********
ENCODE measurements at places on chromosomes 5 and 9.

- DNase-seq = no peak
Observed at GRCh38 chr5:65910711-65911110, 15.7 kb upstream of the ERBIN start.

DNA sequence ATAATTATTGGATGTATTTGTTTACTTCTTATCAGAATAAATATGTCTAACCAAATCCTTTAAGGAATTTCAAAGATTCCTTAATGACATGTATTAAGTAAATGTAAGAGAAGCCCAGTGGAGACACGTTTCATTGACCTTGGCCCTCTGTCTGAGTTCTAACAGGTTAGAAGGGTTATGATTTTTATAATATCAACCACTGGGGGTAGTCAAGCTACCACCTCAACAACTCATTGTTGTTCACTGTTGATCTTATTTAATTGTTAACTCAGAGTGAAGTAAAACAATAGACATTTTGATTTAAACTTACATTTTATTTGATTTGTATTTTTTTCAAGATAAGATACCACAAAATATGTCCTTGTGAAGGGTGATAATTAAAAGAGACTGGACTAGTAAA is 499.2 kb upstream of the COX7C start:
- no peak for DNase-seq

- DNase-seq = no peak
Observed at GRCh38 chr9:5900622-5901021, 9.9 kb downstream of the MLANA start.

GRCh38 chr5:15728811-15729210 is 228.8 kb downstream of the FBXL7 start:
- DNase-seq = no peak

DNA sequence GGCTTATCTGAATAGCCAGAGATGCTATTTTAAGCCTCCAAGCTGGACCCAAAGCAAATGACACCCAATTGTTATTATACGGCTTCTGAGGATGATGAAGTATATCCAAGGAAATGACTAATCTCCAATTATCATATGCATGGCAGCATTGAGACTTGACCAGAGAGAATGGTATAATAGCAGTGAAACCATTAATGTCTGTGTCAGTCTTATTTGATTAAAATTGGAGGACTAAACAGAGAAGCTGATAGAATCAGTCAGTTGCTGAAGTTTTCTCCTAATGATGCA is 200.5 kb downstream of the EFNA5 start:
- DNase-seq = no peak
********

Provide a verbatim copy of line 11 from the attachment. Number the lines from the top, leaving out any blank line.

- DNase-seq = no peak